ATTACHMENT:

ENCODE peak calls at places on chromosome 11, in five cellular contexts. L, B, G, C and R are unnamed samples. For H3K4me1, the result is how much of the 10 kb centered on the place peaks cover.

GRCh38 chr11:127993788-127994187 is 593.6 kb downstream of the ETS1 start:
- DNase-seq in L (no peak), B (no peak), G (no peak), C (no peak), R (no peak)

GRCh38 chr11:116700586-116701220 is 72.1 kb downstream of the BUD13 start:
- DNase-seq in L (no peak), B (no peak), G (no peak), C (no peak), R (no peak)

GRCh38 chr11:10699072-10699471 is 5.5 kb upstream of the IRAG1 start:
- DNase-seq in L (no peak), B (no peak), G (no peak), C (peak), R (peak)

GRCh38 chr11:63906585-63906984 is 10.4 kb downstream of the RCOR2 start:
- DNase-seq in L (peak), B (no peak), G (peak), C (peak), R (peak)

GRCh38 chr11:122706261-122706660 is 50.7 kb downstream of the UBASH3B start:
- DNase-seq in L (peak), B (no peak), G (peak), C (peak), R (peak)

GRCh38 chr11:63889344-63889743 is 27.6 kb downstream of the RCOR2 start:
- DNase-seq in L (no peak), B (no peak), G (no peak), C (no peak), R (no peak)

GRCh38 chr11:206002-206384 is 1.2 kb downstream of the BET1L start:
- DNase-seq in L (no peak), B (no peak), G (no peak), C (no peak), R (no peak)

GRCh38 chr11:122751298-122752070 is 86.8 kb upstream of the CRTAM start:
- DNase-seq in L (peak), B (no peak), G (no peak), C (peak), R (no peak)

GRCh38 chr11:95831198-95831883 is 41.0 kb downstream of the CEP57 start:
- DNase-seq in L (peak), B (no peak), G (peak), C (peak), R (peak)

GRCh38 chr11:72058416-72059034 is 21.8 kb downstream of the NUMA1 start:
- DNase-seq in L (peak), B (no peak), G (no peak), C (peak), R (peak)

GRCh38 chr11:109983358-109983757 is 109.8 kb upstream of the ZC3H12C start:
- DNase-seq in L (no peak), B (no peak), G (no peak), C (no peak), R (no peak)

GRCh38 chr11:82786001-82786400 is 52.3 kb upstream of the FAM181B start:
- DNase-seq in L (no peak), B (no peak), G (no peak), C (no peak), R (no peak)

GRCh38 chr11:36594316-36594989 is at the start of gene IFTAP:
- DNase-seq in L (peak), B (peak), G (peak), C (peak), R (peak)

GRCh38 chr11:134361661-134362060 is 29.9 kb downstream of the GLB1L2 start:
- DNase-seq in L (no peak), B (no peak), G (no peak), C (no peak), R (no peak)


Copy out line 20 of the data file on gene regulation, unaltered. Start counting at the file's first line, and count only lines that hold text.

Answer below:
GRCh38 chr11:72058416-72059034 is 21.8 kb downstream of the NUMA1 start: